As you might know, I currently work at Boinx Software again, as an intern. As @schlingel started biking to work rather than driving, I joined him on his daily trip to work. Because I also recently bought an iPhone Bike Mount I was curious to do a timelapse while biking to work.
Read on for more information on how we pulled that of technically.

the timelapse

Every second we captured an image on the iPhone. The images then were copied off of the iPhone (trivia: 2,000 iPhone images roughly equal 4 gigabyte). Then we imported the images into iStopMotion. (trivia: iStopMotion saves images uncompressed, which made the final iStopMotion project 64 gigabyte large). The movie then was exported to Final Cut Pro for further editing (color correction and so on).

But that of course was not enough for us. We also wanted to display some additional information on top of the very cool looking time lapse video we created with iStopMotion.

the hud

First, we wanted a Heads up Display on top of the video. This display should show some basic information about our current speed, elevation change and cycled kilometers. As we already track our trip to work with the fantastic Runtastic Roadbike iPhone App, we already had the data to be displayed there, but no nice interface.
Therefore I started up QuartzComposer (a tool that ships with the Apple Developer Tools). With QuartzComposer you can create movie patches wich do all kinds of crazy stuff. The one I created was really simple. You could give it an exported file from Runtastic (in the TCX file format). The patch then processes the file, calculates the speed, distance and elevation bases on the source data. It then displays the data exactly as we want it.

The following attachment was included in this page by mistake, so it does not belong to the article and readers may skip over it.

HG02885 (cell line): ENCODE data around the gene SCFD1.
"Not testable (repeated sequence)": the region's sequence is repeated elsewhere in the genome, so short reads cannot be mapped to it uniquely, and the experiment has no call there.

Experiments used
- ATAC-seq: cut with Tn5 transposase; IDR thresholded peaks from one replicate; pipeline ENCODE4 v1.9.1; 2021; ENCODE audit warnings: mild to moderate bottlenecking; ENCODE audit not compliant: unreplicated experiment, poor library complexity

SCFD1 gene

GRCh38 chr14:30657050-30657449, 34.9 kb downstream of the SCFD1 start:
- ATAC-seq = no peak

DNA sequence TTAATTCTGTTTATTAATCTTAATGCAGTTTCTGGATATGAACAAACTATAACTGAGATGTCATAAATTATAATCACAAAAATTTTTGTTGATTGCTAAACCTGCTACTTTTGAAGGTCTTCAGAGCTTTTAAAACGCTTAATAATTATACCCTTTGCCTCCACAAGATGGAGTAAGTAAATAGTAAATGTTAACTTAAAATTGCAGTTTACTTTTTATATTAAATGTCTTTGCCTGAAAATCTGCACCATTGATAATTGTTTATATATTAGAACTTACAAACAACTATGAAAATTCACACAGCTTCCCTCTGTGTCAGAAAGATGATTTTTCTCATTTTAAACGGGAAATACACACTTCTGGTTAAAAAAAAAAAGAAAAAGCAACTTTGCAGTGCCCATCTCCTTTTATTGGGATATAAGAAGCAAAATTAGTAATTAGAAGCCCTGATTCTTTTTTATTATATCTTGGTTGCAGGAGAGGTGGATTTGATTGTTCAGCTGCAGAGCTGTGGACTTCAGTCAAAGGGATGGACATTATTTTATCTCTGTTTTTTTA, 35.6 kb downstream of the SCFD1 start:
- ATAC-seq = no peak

QuartzComposition GreenScreen
You can download the QuartzComposition below. If you use it, I'd love to hear from you :-)
The final Quartz Composition was then exported to a QuickTime movie. Then it was just a matter of importing the movie in Final Cut Pro and keying the green background out.

the moving map

Later we also decided that a moving map would be really helpful to understand what is happening in the timelapse, as we tend do cycle really fast ;-)
As there was no way of playing the Runtastic file and then syncing it correctly to the movie, I once again used my coding skills. This time I took another approach. I coded a small website which would load the Runtastic file, and display a Open Cycle Map centered on the current location. For added awesomeness it also displays a red "X" where the final location should be located. The JavaScript on the websites takes care of correctly panning the map based on the timestamp of each location point in the Runtastic file. To make syncing easier it also displays the current time stamp at the bottom of the page.
We then simply took a screen-recording of the webpage, cropped it, added a round mask and a drop-shadow and voilá there was our moving map!
Go check it out yourself, you even can upload your own .gpx file from Runtastic!

So, as you can see, it took us some time, but I really like the end result. And of course, biking is healty :-)